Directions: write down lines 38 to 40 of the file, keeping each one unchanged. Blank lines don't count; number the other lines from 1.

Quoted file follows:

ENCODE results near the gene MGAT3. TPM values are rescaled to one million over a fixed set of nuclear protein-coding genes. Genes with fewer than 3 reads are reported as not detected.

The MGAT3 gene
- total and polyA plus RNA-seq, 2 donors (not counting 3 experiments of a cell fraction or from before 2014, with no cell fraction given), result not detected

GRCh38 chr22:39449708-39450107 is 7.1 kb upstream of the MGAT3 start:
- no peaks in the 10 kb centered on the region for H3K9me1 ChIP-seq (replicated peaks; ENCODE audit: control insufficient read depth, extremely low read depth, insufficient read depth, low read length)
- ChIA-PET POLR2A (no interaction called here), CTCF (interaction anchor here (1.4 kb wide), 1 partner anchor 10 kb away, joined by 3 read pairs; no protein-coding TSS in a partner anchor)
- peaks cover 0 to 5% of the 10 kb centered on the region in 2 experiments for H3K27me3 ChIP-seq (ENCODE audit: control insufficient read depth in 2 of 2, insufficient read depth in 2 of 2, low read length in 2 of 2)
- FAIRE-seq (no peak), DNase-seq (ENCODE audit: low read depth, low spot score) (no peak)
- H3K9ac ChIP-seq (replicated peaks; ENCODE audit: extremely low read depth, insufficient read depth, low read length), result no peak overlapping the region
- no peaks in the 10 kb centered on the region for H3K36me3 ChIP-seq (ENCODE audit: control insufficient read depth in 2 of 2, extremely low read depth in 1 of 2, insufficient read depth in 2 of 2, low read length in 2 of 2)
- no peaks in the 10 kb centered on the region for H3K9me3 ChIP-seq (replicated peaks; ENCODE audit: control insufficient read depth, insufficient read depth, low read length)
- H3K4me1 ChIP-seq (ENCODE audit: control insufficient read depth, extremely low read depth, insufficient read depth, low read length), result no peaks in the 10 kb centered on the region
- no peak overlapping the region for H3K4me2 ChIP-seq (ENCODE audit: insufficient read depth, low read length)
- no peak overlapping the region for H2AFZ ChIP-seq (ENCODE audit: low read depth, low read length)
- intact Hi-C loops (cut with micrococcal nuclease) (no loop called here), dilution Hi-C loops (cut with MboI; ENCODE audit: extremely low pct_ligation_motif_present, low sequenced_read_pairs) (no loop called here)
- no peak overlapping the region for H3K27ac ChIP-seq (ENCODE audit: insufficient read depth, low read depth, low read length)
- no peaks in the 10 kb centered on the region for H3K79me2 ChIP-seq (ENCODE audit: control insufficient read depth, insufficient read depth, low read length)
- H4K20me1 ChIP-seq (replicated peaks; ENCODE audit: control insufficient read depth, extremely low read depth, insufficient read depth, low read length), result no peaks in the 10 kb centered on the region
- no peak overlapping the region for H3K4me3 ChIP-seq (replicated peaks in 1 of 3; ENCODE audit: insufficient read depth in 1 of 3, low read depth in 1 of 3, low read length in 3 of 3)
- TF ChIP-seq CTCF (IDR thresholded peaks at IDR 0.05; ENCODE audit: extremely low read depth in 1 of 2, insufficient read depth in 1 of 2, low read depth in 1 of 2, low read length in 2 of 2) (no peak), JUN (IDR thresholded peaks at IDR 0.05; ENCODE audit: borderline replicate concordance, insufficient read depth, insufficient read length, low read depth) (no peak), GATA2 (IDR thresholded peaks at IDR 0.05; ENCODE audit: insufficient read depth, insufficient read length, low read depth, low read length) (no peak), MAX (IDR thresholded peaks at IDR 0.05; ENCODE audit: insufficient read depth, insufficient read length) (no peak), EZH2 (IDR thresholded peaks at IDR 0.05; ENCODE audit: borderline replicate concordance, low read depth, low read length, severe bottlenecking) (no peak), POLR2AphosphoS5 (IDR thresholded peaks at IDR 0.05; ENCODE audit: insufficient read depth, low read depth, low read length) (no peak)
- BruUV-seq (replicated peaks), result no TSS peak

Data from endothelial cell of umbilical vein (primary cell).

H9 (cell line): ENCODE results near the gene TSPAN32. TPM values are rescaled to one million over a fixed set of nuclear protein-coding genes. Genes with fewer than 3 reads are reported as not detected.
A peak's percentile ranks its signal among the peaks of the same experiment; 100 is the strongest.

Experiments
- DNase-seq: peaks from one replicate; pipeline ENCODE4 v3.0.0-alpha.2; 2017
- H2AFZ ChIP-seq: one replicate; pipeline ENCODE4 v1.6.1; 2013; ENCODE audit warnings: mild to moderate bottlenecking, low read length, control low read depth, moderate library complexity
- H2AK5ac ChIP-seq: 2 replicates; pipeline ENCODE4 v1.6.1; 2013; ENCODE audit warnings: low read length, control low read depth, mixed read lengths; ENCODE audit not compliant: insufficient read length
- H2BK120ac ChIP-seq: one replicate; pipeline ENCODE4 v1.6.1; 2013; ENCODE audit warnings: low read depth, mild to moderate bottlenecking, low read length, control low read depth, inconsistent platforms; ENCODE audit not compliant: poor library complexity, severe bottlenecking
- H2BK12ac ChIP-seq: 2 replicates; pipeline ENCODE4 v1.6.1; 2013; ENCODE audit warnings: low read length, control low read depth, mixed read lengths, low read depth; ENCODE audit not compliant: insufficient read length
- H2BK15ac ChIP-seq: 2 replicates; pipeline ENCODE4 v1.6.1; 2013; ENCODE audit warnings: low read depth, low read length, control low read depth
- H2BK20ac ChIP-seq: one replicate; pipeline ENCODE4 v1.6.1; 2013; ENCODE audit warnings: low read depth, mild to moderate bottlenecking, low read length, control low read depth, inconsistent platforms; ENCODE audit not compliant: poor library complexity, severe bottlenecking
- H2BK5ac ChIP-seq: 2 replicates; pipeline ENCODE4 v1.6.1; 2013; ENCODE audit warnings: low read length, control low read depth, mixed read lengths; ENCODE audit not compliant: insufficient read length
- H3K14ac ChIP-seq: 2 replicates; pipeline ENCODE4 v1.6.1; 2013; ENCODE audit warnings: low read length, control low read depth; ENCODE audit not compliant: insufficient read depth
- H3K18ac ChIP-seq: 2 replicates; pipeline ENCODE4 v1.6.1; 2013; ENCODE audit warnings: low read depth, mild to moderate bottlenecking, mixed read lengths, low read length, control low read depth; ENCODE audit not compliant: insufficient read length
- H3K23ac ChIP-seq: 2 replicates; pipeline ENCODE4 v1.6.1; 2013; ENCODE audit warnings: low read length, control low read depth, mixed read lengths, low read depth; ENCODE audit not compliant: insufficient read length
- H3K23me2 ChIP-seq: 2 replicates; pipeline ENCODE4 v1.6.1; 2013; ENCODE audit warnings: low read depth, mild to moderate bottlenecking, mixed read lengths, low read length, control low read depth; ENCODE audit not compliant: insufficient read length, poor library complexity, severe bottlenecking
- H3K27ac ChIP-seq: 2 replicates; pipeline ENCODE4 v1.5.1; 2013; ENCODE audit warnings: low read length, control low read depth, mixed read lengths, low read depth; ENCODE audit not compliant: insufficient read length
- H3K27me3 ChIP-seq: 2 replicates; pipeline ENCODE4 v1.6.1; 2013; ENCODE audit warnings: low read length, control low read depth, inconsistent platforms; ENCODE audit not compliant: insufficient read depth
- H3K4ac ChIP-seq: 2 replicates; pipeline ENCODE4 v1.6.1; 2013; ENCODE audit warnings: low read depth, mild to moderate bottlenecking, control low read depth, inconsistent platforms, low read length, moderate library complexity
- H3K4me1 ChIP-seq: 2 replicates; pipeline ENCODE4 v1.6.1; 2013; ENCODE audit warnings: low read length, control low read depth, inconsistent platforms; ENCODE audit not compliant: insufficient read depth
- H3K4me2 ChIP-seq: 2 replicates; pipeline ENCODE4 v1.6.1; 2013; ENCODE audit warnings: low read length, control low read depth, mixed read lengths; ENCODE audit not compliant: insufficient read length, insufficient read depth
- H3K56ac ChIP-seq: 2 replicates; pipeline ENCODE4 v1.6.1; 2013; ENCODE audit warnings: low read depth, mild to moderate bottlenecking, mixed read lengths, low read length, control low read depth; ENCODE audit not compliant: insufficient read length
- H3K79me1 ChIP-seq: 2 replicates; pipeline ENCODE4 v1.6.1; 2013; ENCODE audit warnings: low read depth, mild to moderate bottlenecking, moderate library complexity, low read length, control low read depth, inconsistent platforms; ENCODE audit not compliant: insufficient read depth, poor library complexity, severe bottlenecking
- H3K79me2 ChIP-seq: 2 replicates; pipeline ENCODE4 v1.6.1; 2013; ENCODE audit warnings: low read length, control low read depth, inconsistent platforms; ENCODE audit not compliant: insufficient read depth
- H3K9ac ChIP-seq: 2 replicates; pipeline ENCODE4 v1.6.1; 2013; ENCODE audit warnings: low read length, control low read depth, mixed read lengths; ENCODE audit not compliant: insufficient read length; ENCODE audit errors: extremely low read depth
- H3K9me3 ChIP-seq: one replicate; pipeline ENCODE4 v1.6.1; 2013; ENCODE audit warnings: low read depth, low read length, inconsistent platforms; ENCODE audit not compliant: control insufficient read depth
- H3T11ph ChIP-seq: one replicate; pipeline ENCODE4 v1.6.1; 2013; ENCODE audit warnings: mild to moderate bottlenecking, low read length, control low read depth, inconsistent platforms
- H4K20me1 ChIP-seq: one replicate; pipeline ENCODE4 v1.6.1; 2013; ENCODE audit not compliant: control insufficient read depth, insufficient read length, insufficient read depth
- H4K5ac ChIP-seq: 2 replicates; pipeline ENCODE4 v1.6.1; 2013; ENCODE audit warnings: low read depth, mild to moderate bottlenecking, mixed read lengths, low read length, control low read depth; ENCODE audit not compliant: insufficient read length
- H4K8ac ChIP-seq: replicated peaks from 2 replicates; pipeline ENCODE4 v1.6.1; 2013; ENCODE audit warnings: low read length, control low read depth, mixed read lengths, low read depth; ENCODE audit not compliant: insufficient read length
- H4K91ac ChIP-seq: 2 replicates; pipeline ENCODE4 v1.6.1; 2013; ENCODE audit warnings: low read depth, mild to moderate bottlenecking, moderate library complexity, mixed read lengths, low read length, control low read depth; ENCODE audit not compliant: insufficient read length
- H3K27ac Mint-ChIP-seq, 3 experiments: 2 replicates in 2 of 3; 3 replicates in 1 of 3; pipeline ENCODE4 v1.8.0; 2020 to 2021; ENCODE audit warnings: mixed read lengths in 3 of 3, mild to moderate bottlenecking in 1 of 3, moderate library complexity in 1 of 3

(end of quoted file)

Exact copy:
- H3K27ac ChIP-seq: 2 replicates; pipeline ENCODE4 v1.5.1; 2013; ENCODE audit warnings: low read length, control low read depth, mixed read lengths, low read depth; ENCODE audit not compliant: insufficient read length
- H3K27me3 ChIP-seq: 2 replicates; pipeline ENCODE4 v1.6.1; 2013; ENCODE audit warnings: low read length, control low read depth, inconsistent platforms; ENCODE audit not compliant: insufficient read depth
- H3K4ac ChIP-seq: 2 replicates; pipeline ENCODE4 v1.6.1; 2013; ENCODE audit warnings: low read depth, mild to moderate bottlenecking, control low read depth, inconsistent platforms, low read length, moderate library complexity